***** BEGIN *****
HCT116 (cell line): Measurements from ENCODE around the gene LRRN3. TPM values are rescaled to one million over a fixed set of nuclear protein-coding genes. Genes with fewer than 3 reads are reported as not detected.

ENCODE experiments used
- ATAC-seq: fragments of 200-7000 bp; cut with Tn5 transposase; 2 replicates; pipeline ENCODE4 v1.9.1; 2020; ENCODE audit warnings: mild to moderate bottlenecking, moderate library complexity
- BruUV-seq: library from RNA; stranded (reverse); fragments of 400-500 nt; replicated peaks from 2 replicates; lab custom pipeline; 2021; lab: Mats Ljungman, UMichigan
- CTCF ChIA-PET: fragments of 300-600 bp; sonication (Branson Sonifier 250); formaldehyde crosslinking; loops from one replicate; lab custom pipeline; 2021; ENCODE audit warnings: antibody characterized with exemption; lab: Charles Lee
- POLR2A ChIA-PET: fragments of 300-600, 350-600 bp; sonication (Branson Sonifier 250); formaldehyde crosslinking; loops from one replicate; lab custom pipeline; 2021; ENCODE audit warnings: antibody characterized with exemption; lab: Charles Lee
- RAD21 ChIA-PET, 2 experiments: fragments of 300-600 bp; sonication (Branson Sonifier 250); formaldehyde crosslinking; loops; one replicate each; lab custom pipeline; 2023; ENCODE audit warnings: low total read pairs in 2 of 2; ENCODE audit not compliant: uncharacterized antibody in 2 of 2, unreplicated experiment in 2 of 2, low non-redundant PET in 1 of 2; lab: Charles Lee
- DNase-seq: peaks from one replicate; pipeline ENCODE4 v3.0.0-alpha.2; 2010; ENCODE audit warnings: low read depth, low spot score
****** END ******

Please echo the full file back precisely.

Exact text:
HCT116 (cell line): Measurements from ENCODE around the gene LRRN3. TPM values are rescaled to one million over a fixed set of nuclear protein-coding genes. Genes with fewer than 3 reads are reported as not detected.

ENCODE experiments used
- ATAC-seq: fragments of 200-7000 bp; cut with Tn5 transposase; 2 replicates; pipeline ENCODE4 v1.9.1; 2020; ENCODE audit warnings: mild to moderate bottlenecking, moderate library complexity
- BruUV-seq: library from RNA; stranded (reverse); fragments of 400-500 nt; replicated peaks from 2 replicates; lab custom pipeline; 2021; lab: Mats Ljungman, UMichigan
- CTCF ChIA-PET: fragments of 300-600 bp; sonication (Branson Sonifier 250); formaldehyde crosslinking; loops from one replicate; lab custom pipeline; 2021; ENCODE audit warnings: antibody characterized with exemption; lab: Charles Lee
- POLR2A ChIA-PET: fragments of 300-600, 350-600 bp; sonication (Branson Sonifier 250); formaldehyde crosslinking; loops from one replicate; lab custom pipeline; 2021; ENCODE audit warnings: antibody characterized with exemption; lab: Charles Lee
- RAD21 ChIA-PET, 2 experiments: fragments of 300-600 bp; sonication (Branson Sonifier 250); formaldehyde crosslinking; loops; one replicate each; lab custom pipeline; 2023; ENCODE audit warnings: low total read pairs in 2 of 2; ENCODE audit not compliant: uncharacterized antibody in 2 of 2, unreplicated experiment in 2 of 2, low non-redundant PET in 1 of 2; lab: Charles Lee
- DNase-seq: peaks from one replicate; pipeline ENCODE4 v3.0.0-alpha.2; 2010; ENCODE audit warnings: low read depth, low spot score